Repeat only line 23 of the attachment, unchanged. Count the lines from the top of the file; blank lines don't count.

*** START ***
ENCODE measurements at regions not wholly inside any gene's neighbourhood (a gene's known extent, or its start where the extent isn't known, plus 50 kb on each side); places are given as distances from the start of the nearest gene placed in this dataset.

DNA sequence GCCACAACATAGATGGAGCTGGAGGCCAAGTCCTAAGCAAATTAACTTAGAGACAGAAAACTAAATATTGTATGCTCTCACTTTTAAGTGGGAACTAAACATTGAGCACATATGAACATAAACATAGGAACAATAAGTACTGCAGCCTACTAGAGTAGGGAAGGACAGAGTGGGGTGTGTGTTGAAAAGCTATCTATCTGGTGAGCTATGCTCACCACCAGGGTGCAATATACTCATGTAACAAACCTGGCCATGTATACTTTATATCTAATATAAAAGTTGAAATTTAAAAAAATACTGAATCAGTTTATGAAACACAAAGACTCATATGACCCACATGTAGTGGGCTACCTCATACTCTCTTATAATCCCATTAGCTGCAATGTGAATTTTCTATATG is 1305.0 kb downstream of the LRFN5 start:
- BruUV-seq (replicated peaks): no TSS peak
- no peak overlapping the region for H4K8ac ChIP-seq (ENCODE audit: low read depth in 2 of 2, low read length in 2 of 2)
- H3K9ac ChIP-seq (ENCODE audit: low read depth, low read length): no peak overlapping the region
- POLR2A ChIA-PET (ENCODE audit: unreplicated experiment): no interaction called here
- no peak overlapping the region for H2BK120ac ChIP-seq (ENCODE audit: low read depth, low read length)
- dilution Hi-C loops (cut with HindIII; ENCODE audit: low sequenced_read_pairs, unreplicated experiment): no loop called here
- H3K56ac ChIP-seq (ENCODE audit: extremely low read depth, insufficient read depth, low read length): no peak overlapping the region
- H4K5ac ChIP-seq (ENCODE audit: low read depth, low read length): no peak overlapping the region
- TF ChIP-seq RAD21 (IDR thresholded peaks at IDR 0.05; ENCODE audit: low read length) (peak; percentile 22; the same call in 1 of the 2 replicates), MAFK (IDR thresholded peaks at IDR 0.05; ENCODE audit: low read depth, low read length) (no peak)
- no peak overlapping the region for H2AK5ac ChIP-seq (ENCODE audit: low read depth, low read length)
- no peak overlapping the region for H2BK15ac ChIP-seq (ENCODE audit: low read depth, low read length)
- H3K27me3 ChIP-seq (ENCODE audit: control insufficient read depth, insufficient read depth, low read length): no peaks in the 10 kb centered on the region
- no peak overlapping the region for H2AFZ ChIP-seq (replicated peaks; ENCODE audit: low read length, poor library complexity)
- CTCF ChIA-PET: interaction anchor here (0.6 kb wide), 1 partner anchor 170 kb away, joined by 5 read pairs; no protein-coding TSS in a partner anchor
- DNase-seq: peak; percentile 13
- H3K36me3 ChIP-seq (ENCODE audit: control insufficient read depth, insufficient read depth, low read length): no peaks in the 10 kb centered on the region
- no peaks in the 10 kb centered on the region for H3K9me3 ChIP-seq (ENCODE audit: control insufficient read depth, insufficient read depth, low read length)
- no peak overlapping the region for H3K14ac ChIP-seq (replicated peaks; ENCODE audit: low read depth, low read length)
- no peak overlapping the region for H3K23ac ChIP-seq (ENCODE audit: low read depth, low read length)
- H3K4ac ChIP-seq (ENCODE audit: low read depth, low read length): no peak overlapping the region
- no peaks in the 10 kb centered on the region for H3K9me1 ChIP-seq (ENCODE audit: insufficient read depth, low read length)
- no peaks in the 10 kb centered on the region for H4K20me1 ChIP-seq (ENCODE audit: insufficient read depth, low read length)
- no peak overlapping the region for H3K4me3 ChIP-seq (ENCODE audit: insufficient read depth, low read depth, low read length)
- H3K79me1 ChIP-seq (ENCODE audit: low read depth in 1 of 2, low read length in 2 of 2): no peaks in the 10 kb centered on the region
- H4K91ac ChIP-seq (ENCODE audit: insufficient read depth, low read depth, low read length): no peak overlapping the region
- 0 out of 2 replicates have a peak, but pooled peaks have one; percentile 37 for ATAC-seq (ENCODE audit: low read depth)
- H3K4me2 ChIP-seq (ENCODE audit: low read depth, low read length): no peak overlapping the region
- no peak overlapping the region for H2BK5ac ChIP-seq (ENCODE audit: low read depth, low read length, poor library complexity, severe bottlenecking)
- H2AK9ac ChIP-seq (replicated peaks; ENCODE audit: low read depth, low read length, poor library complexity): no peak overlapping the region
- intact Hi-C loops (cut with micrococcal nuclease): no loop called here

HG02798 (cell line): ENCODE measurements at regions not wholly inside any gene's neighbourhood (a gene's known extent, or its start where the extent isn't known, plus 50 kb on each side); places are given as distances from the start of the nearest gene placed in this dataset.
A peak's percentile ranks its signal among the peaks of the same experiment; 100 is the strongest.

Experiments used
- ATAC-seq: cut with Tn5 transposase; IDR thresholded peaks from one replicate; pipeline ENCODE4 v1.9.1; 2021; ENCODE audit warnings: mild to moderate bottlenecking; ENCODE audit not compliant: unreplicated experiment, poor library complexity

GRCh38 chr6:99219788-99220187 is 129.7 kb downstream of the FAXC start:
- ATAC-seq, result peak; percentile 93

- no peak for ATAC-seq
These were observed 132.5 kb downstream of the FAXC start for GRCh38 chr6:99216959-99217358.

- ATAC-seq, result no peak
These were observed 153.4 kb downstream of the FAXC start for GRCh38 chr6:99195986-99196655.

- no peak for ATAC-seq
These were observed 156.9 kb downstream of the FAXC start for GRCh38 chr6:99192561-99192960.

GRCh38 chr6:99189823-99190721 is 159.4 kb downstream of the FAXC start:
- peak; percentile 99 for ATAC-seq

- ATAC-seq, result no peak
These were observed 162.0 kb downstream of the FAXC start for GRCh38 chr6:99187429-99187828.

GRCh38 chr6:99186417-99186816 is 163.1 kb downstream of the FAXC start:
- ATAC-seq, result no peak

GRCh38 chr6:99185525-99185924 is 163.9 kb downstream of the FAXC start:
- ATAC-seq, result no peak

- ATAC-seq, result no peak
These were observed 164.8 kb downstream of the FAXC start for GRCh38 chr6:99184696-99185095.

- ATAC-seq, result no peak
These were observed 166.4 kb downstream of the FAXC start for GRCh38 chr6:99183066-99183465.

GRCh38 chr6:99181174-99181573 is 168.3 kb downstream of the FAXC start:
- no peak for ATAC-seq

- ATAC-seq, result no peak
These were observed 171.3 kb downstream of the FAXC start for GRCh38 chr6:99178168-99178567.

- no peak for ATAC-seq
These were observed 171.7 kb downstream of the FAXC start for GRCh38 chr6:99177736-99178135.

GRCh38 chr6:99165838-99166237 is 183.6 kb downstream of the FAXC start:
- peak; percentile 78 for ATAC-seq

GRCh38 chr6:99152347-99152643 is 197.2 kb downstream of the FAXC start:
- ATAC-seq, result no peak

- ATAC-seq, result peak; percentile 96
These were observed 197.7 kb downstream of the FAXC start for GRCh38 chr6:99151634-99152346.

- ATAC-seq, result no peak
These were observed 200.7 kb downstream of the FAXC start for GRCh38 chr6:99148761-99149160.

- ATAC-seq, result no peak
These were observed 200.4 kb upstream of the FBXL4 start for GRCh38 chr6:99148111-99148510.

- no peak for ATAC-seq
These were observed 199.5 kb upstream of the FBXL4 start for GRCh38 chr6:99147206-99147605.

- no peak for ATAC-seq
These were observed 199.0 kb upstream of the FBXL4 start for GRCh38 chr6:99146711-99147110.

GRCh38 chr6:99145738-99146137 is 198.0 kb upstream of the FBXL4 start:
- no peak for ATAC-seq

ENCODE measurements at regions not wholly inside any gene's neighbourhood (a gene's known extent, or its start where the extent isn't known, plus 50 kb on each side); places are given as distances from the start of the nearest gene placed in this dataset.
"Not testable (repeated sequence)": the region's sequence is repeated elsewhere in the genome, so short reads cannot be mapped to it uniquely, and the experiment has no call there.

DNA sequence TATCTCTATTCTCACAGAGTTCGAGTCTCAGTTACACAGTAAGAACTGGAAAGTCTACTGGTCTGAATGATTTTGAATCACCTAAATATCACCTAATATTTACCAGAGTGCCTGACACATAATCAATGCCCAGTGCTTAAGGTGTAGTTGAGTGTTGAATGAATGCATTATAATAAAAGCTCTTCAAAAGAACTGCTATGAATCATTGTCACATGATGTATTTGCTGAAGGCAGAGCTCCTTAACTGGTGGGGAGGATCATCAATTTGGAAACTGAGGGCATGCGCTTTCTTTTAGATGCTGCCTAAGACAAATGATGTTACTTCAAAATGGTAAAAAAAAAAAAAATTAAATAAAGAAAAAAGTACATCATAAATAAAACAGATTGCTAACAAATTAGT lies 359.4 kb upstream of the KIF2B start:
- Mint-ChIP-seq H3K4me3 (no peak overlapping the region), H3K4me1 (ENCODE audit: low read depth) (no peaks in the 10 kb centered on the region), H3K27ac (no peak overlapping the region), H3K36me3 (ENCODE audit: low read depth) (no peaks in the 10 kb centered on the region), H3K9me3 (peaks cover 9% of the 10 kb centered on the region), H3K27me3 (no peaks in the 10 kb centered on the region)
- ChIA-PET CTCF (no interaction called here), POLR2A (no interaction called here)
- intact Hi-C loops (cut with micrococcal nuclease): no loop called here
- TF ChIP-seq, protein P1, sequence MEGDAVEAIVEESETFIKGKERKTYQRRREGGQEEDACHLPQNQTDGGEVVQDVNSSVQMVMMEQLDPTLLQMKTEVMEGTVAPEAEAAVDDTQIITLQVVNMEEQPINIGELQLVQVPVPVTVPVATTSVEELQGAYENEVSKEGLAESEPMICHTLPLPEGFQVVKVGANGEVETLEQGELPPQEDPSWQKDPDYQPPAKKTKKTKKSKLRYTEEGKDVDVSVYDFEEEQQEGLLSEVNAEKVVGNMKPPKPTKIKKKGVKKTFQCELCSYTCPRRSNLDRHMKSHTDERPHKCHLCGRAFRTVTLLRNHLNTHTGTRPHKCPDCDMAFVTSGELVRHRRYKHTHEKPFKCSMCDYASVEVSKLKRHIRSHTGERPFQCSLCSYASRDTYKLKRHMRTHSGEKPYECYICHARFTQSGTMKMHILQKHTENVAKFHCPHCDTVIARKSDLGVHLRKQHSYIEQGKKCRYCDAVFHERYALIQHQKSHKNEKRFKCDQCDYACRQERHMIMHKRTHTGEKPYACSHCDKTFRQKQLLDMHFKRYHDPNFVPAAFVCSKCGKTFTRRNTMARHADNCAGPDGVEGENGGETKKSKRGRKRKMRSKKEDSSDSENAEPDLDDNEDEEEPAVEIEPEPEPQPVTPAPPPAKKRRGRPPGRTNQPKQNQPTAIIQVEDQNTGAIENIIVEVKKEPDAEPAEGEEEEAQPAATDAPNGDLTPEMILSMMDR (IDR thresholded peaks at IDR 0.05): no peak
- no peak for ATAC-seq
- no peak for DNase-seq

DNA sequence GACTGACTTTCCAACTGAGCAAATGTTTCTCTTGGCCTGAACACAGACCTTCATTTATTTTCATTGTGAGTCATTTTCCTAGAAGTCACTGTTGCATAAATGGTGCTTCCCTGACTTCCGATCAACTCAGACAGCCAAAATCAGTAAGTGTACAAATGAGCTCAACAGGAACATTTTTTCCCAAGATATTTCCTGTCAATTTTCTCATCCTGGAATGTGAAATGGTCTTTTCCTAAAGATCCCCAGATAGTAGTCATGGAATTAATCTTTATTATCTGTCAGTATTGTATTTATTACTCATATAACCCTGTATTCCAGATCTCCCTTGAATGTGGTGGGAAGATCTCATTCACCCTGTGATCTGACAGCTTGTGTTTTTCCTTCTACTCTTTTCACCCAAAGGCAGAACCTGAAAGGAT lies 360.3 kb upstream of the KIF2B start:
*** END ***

- no peaks in the 10 kb centered on the region for H3K9me1 ChIP-seq (ENCODE audit: insufficient read depth, low read length)